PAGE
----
The Book of My Enemy
Taking the very best, funniest and most heartfelt of his work from 1958–2003, The Book of My Enemy is the second volume of collected poems from much-loved poet, broadcaster and author of Unreliable Memoirs, Clive James.
'He rejoices in language, and he shows enormous skill in using it' – Sunday Telegraph
The poetry of Clive James achieved immediate notoriety on the publication of this volume's title poem: 'The Book of My Enemy Has Been Remaindered'. Hilarious and self-satirizing, it became one of the most anthologized poems of recent times.
After its publication, James emerged unarguably as one of the most prominent poets of his generation – and The Book of My Enemy shows why. With its broad thematic scope and dazzling technical accomplishment, this collection is one to treasure.
'If you are vacillating over whether a couple of bottles of pinot blanc might, in the short run, prove more fun than a poetry book, then just flick to the first page and the title poem of this volume' – The Times
The Book of My Enemy features a selection of poetry written by James from 1958–2003, and includes within it his previous collection Other Passports.
Clive James (1939–2019) was a broadcaster, critic, poet, memoirist and novelist. His acclaimed poetry includes the collection Sentenced to Life and a translation of Dante's The Divine Comedy, both Sunday Times bestsellers. His passion for and knowledge of poetry are distilled in his book of criticism on the subject, Poetry Notebook, and, written in the last year of his life, his personal annotated anthology of favourite poems, The Fire Of Joy.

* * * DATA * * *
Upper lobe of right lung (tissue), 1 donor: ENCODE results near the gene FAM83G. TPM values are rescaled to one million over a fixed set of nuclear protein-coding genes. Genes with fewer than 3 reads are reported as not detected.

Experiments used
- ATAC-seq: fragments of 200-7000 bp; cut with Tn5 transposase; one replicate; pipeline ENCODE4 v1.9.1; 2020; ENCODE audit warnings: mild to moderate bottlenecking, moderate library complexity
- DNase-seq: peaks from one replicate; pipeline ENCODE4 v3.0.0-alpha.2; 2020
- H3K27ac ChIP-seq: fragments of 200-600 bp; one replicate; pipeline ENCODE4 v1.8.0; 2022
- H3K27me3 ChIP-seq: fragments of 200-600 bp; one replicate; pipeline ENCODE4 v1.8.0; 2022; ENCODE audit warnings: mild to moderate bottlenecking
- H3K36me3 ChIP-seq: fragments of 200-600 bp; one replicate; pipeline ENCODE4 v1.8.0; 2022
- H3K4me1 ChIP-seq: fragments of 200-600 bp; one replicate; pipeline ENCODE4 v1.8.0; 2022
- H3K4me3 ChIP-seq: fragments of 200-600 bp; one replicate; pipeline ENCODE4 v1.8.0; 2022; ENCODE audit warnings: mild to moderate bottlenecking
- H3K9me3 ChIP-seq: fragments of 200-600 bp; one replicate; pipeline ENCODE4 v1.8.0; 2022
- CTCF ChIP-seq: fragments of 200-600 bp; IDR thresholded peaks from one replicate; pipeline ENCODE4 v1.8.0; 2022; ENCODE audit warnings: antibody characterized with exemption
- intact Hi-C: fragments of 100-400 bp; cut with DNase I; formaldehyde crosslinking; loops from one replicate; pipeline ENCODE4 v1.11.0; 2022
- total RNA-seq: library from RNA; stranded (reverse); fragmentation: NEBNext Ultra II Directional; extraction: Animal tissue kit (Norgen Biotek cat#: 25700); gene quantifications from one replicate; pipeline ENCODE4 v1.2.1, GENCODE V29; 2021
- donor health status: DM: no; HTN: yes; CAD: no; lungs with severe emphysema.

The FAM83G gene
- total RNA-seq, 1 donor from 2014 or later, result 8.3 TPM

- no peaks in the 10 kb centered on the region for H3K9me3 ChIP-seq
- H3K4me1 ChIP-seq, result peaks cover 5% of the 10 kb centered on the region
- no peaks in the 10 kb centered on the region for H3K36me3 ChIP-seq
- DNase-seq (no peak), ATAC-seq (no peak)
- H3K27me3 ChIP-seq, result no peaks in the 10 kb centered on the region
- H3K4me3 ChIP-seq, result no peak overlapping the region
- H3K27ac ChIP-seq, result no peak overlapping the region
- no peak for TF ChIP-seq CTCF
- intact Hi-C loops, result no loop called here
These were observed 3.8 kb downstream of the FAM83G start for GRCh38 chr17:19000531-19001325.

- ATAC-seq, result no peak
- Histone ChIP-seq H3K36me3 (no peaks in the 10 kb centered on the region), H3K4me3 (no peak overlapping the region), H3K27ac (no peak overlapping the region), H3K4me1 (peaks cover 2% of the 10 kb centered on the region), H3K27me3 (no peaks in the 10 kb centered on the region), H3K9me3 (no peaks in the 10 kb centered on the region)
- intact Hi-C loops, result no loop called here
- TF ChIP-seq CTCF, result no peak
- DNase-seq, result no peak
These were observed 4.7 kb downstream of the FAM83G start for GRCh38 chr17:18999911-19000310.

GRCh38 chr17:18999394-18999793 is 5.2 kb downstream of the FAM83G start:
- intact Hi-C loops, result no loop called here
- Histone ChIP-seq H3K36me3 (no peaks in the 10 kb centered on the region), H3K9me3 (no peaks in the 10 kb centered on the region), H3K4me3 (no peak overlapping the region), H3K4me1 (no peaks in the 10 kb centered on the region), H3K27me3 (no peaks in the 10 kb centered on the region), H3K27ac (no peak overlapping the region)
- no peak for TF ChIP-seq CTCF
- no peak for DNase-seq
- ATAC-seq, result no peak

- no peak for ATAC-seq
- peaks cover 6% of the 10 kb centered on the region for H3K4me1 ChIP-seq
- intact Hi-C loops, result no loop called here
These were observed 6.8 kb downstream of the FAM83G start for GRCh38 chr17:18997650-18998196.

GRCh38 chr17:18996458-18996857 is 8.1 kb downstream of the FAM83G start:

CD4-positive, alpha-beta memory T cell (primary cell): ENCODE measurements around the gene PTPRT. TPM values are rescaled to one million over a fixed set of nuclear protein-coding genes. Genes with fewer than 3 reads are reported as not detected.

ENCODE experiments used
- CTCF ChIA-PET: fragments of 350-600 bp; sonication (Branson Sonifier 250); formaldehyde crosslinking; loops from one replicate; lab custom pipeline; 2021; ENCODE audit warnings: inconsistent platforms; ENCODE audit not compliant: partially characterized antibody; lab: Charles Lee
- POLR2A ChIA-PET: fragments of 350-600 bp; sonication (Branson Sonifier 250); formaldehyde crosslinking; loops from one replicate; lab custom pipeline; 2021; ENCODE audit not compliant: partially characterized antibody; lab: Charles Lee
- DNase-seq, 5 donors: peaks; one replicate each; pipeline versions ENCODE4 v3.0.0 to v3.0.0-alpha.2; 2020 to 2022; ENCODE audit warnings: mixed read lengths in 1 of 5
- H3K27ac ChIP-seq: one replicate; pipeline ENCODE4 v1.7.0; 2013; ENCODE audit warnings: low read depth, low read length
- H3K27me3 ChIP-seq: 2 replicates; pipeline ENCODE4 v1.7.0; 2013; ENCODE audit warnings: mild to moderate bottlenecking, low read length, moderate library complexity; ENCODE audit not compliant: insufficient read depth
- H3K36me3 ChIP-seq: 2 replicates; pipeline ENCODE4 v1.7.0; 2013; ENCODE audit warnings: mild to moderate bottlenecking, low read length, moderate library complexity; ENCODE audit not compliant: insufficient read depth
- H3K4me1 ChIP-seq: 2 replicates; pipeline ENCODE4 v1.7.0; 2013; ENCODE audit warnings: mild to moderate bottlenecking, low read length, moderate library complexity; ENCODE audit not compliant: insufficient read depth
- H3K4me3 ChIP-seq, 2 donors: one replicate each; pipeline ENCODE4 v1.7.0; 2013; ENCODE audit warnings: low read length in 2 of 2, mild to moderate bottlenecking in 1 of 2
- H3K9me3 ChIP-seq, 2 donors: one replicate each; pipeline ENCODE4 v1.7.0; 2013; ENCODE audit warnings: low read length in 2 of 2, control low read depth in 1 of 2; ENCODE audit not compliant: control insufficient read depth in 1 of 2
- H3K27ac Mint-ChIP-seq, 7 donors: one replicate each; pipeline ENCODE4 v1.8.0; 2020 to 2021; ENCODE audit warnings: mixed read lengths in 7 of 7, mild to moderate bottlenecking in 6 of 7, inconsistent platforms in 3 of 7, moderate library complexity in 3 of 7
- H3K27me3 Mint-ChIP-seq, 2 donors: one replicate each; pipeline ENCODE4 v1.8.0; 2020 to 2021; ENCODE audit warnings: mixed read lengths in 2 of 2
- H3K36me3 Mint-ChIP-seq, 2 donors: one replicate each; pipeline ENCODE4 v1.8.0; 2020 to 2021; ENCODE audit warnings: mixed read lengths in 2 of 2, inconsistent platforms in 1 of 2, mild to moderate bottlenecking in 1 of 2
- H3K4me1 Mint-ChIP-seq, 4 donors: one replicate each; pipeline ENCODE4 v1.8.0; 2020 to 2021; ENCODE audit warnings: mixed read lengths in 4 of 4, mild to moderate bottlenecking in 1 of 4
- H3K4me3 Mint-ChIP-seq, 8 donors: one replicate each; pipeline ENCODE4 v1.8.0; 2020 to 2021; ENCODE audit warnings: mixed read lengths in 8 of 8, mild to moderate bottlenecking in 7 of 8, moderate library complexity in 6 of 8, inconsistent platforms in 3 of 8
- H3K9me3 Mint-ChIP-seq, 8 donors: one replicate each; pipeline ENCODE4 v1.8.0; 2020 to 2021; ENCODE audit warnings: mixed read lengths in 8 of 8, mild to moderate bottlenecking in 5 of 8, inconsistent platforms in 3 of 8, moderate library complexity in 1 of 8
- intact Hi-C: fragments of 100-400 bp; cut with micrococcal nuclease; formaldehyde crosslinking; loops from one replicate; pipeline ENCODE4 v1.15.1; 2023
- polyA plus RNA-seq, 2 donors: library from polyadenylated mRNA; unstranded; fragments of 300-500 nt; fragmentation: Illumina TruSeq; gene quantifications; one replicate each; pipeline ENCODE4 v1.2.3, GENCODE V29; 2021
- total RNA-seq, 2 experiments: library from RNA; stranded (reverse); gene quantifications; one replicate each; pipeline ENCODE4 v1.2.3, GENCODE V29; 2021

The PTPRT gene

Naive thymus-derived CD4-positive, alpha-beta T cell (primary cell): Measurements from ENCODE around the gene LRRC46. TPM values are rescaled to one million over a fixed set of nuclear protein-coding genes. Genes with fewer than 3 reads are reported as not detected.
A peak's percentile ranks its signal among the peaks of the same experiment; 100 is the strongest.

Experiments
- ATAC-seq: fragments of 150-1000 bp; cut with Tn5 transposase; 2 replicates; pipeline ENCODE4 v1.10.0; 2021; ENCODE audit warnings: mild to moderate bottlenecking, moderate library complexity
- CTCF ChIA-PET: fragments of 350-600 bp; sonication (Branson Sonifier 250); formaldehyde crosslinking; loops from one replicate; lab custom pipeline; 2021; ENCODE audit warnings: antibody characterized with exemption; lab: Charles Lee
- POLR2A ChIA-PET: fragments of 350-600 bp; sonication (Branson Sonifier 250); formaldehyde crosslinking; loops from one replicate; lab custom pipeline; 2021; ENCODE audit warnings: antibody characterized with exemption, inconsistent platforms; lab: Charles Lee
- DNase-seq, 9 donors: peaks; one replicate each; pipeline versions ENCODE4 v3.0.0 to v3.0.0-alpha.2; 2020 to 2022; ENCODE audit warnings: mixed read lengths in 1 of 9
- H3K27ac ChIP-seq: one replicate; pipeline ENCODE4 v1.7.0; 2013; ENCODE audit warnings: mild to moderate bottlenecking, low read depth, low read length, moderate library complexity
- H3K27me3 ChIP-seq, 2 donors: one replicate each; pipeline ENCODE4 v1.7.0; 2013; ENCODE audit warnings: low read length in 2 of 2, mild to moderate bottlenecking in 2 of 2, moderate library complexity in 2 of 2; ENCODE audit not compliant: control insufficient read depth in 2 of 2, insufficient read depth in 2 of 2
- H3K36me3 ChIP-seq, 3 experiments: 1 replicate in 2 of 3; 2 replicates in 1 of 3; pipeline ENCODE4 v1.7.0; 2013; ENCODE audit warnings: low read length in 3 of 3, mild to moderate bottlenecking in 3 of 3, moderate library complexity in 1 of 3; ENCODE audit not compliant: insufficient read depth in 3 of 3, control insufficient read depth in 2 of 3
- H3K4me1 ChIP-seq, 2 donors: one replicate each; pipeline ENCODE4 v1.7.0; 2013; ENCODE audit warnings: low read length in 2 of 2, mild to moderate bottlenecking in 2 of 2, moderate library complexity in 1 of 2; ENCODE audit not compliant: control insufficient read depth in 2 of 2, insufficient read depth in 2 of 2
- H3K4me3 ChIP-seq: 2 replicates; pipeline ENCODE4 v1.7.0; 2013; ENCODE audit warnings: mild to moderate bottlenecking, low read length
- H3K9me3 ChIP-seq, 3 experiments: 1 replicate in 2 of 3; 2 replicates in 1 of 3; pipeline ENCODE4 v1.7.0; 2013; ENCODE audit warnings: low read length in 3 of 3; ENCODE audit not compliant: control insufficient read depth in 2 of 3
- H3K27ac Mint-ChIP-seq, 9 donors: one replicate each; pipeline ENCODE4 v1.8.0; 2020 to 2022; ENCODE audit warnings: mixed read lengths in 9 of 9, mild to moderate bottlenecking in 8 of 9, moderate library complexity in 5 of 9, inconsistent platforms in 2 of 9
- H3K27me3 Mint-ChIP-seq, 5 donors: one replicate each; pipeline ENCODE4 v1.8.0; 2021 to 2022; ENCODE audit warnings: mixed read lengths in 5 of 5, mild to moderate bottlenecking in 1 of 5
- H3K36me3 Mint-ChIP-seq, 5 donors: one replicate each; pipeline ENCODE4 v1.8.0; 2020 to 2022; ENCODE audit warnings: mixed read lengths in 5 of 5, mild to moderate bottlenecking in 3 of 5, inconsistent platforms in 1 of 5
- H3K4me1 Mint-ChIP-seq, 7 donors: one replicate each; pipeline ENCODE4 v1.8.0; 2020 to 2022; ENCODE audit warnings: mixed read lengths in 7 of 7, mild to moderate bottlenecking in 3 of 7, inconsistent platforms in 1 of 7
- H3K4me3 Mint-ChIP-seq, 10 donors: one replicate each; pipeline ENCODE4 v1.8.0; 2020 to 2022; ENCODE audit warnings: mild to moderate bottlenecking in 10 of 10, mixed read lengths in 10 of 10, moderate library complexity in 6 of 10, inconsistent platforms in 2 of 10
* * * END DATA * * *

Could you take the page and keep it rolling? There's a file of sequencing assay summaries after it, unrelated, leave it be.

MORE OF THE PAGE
Praise for Clive James:
'He will be seen, I think, as one of the most important and influential writers of our time' – Bryan Appleyard, Sunday Times
'Wise, witty, terrifying, unflinching and extraordinarily alive' – A.S. Byatt, critic and author of Possession: A Romance
'Clive James is a true poet' – Peter Porter, London Review of Books
Reading these poems is like listening to a talking book, which infests the poems with personality, with that familiar braggadocio, that strictly upbeat delivery . . . The poems here have skip, insights, timing and agreeable passion
Page after page of The Book of My Enemy confirms James has the primary, sine qua non gifts of a poet. He rejoices in language, and he shows enormous skill in using it
If you are vacillating over whether a couple of bottles of pinot blanc might, in the short run, prove more fun than a poetry book, then just flick to the first page and the title poem of this volume. James writes with exquisite perception and surgical precision; he is a poet of powerful argument and emotional force